Savvy students organise their own seaweed science lesson | UniSC | University of the Sunshine Coast, Queensland, Australia

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Savvy students organise their own seaweed science lesson

18 Aug 2021

Suncoast Christian College students have sampled the science of seaweed as a food source after asking a USC nutrition expert to visit during National Science Week (14-22 August).

USC Senior Lecturer in Nutrition and Dietetics Dr Libby Swanepoel said she had been invited directly by a group of Year 12 STEM (Science, Technology, Engineering and Mathematics) students at the college, and leapt at the chance to nurture their interest and initiative.

“Seaweed may not be something we considered 20 years ago as a food, but it’s pretty normal for even a little child to be gnawing on a sushi roll these days,” Dr Swanepoel said.

“As a crop, seaweed only needs the ocean and the sun to grow, and it is full of nutrients and minerals.”

Dr Swanepoel said her own university science studies had gravitated towards nutrition due to her love of food, and seaweed had increasingly become a topic of interest due to its nutritional, cultural, and economic benefits.

Now working as a lecturer and researcher in the Seaweed Research Group at USC, she has personally helped communities in the Pacific region build livelihoods around seaweed farming, and seen first-hand the joy that came to them from social engagement, improvements in health and nutrition and financial independence.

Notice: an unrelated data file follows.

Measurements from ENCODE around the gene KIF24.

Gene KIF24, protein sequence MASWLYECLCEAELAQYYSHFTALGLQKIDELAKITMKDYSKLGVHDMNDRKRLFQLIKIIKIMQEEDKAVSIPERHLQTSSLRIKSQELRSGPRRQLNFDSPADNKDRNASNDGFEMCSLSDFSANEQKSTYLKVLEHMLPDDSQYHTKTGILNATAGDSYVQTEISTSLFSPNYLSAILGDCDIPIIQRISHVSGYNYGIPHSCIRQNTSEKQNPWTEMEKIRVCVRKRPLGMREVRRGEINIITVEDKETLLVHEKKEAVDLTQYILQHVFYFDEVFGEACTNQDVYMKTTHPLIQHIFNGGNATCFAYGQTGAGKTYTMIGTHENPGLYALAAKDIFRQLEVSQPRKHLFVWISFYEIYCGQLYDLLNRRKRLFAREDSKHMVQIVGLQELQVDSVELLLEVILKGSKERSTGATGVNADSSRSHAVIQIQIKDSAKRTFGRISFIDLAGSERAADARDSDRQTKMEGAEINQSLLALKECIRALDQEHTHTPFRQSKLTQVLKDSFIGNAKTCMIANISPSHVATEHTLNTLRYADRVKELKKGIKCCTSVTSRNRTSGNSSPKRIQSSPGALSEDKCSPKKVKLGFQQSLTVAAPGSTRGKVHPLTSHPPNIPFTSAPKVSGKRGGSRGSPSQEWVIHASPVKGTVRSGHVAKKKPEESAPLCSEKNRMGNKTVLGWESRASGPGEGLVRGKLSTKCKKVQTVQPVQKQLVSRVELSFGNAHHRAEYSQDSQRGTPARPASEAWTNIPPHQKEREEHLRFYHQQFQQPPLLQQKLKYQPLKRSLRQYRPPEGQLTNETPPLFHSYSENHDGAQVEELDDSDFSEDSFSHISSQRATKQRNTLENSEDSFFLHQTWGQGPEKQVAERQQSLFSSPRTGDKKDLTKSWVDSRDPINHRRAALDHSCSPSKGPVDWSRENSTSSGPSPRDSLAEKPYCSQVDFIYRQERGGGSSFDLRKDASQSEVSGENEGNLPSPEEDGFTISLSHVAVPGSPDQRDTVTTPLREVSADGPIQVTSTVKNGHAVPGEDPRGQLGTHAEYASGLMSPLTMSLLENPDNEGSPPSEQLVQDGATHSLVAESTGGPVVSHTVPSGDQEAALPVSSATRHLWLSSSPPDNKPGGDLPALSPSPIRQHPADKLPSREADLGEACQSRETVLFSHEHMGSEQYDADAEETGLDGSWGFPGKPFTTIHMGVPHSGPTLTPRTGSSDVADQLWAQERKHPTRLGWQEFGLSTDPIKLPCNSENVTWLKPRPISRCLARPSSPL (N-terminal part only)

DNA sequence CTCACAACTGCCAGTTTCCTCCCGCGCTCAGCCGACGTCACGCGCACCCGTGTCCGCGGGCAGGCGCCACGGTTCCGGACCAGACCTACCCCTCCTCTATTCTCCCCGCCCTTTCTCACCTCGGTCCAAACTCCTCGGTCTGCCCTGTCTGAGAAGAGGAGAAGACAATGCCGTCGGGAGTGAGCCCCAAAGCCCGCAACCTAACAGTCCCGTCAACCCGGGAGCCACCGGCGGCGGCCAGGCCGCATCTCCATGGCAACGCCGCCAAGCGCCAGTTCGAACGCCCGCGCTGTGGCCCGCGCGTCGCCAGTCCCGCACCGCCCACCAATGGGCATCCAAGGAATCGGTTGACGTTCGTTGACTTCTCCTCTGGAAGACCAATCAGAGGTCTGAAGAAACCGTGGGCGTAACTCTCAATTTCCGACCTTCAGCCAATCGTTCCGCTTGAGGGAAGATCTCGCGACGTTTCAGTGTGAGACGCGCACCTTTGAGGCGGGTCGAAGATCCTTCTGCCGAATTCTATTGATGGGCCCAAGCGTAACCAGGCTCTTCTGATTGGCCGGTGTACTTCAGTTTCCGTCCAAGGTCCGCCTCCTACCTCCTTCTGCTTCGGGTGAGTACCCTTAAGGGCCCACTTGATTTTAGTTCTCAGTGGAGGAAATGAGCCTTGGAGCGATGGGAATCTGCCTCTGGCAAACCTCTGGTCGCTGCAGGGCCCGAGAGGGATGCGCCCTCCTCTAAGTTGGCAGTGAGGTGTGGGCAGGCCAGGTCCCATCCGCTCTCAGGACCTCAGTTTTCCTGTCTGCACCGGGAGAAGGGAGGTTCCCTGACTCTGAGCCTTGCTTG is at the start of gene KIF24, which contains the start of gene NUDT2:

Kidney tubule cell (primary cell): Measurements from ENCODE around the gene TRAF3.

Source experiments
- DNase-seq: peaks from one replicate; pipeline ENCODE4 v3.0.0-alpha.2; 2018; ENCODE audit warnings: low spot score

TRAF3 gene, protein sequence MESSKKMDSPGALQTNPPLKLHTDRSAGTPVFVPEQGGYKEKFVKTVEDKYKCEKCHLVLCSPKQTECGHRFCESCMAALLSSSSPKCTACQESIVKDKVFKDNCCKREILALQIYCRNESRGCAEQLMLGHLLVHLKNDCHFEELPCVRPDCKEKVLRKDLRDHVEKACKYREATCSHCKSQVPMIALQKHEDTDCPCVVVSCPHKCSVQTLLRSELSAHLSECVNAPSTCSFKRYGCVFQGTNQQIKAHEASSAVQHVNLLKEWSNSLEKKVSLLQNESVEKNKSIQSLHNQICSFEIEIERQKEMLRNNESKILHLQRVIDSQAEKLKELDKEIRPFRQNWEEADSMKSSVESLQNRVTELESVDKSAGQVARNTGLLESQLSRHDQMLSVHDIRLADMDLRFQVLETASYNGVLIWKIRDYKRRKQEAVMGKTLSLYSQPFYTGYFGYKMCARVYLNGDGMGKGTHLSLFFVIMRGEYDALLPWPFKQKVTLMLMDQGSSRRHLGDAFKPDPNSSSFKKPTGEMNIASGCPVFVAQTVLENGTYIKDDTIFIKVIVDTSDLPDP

“A nutrition scientist’s work can inform everything from sustainable production to global food security. We call this applied science because it is being used to improve people’s lives as well as the world around us,” she said.

Year 12 student Annaleese Kastrissios-Stewart, who invited Dr Swanepoel to the college and arranged the invitations, said she and her classmates wanted to inspire younger students to explore the sciences.

“We thought that having a USC researcher come in to talk about the real-life applications of science would be something that would really inspire everyone,” Annaleese said.

“I heard earlier in the year about how cows were being fed seaweed to reduce methane production. It seemed to be one of those creative solutions to an ongoing problem and we thought that was an interesting avenue to pursue.”

Annaleese, who is planning a career in medicine, said she finds “every aspect” of science interesting.

“I love that there are so many avenues to explore. I enjoy the intellectual challenge and the opportunities to explore and discover new things,” she said.

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